Section 708(b)(17) of the RTKL, specifically exempts the following from pubic disclosure:
A record of an agency relating to a noncriminal investigation, including:
(i) Complaints submitted to an agency.
(ii) Investigative materials, notes, correspondence and reports.
(iii) A record that includes the identity of a confidential source, including individuals subject to the act of December 12, 1986 (P.L. 1559, No. 169), known as the Whistleblower Law.
(iv) A record that includes information made confidential by law.
(v) Work papers underlying an audit.
(vi) A record that, if disclosed, would do any of the following:
(A) Reveal the institution, progress or result of an agency investigation, except the imposition of a fine or civil penalty, the suspension, modification or revocation of a license, permit, registration, certification or similar authorization issued by an agency or an executed settlement agreement unless the agreement is determined to be confidential by a court.
(B) Deprive a person of the right to an impartial adjudication.
(C) Constitute an unwarranted invasion of privacy.
(D) Hinder an agency's ability to secure an administrative or civil sanction.
(E) Endanger the life or physical safety of an individual.
65 P.S. § 67.708(b)(17).
Sherry argues that the District has failed to identify any specific investigation justifying the withholding of the requested documents and that the records/reports sought were nothing more than materials that exist in connection with the District's routine performance of its duties. Sherry relies on this Court's decision in Legal Capital, LLC v. Medical Professional Liability Catastrophe Loss Fund, 702 A.2d 869 (Pa.Cmwlth.1997), affirmed, 557 Pa. 10, 731 A.2d 132 (1999), for support. However, such reliance is misplaced.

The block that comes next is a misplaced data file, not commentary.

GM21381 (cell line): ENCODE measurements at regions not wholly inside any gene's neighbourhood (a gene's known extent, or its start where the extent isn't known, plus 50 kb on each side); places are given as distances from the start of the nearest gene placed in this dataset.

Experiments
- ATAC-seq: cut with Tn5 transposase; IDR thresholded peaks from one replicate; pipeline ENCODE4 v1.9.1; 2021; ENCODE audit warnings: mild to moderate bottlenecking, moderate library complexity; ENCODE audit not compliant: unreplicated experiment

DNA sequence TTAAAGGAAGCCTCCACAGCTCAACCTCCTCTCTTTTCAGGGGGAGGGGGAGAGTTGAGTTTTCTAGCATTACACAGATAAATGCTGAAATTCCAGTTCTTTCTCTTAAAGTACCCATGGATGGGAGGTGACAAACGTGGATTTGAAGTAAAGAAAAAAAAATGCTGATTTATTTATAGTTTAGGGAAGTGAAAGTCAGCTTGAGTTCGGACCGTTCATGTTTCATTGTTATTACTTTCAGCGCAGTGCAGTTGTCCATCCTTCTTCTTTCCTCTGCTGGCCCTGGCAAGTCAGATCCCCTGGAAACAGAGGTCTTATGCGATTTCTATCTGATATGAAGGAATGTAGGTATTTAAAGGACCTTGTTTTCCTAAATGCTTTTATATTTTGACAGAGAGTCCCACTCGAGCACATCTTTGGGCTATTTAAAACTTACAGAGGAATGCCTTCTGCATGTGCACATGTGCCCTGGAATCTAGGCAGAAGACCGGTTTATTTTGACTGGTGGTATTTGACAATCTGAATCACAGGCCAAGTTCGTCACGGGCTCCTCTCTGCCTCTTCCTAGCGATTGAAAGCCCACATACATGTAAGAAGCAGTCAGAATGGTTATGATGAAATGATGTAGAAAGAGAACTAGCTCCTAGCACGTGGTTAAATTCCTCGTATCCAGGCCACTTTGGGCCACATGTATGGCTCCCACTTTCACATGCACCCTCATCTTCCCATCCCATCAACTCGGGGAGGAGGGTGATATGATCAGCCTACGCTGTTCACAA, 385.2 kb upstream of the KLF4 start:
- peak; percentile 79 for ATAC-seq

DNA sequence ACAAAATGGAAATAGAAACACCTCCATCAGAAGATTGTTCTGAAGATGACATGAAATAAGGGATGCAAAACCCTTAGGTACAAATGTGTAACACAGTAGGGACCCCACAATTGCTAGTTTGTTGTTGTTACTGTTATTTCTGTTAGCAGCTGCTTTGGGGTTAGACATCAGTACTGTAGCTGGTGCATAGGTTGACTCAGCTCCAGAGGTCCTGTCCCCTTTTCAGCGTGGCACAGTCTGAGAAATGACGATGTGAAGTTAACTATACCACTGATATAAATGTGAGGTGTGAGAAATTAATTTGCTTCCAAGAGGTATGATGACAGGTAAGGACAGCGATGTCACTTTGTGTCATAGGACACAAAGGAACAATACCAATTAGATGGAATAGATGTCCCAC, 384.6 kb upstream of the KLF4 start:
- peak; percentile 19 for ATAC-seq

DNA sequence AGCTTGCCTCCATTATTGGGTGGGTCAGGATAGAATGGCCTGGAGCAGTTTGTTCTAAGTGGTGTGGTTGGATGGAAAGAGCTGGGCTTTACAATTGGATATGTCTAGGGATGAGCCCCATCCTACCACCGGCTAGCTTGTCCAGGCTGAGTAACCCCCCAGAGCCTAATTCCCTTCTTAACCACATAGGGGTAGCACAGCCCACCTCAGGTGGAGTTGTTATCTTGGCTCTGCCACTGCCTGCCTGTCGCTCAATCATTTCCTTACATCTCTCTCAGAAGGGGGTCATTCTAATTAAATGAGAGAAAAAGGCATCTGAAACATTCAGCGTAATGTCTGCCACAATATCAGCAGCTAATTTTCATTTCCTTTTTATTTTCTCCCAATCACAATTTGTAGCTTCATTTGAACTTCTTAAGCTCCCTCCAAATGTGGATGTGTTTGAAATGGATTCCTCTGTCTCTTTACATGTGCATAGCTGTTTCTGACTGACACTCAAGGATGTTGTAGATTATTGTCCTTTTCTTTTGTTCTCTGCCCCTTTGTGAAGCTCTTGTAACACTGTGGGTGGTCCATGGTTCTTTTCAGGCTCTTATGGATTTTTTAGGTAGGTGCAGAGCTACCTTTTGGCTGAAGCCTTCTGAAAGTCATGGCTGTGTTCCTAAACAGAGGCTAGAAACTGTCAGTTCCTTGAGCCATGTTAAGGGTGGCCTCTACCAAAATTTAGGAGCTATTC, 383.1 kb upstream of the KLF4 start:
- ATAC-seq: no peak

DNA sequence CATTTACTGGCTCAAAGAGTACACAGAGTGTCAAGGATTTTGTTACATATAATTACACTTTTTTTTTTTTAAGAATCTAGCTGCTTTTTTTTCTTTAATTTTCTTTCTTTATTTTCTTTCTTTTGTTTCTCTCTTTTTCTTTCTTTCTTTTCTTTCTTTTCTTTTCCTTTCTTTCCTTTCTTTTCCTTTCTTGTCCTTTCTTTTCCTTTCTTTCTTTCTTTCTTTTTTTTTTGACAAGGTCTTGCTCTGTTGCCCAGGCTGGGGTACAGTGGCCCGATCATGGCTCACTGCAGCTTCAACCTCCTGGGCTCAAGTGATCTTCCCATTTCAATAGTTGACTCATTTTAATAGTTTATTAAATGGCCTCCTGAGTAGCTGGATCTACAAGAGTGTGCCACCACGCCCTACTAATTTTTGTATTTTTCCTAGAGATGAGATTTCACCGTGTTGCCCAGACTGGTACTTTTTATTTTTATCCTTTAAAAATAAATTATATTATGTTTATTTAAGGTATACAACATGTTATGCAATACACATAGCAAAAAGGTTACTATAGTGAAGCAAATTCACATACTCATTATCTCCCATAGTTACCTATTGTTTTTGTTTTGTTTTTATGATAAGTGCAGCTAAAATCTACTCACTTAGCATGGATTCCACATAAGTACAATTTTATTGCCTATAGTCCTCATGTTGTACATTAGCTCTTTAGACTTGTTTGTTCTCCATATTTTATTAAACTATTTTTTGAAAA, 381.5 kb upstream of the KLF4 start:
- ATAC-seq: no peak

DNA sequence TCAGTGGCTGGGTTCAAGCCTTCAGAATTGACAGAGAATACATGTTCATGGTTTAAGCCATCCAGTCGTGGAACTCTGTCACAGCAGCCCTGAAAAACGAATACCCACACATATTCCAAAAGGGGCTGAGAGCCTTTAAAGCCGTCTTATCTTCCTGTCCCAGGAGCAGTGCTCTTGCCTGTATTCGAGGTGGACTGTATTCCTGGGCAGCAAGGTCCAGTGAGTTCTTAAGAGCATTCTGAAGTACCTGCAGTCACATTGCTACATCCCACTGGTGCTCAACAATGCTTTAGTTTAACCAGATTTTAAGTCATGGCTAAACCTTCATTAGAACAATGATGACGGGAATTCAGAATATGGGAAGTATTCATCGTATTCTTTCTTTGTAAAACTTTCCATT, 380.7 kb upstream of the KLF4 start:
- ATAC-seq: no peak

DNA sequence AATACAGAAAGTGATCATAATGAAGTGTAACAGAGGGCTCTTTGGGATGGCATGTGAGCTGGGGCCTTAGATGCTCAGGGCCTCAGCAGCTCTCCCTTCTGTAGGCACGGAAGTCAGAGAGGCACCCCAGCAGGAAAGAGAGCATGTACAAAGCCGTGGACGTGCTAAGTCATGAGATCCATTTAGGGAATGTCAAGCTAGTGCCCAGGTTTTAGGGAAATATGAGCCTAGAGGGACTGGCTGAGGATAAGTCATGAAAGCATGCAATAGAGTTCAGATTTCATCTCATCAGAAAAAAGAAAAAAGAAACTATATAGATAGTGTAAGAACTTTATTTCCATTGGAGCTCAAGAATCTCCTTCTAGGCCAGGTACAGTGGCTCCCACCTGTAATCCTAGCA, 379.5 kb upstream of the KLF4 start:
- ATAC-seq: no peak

Legal Capital involved a request to the Medical Professional Liability Catastrophe Loss Fund (CAT Fund) for access to records relating to the settlement of medical malpractice claims, including the names and addresses of all plaintiffs who have settled or compromised claims, the names and addresses of the plaintiffs' attorneys, the dates and amounts of the settlements, and any related docket numbers.12 The CAT Fund denied the request, relying principally upon section 702(c) of the now-repealed Health Care Services Malpractice Act,13 which deemed the CAT Fund's entire claim file to be confidential. The CAT Fund also relied upon the “investigation exception” under section 1(2) of the former RTKL,14 which excluded from the definition of “public record” any report or other paper which would disclose the institution, progress, or result of an investigation undertaken by an agency in the performance of its official duties. While this Court ultimately affirmed the CAT Fund's denial under section 702(c) of the now-repealed Health Care Services Malpractice Act, we rejected the CAT Fund's reliance on the “investigation exception” of the former RTKL, noting that an agency's routine performance of its duties is not shielded from the RTKL.
However, this Court recently interpreted section 708(b)(17) of the current RTKL, stating as follows: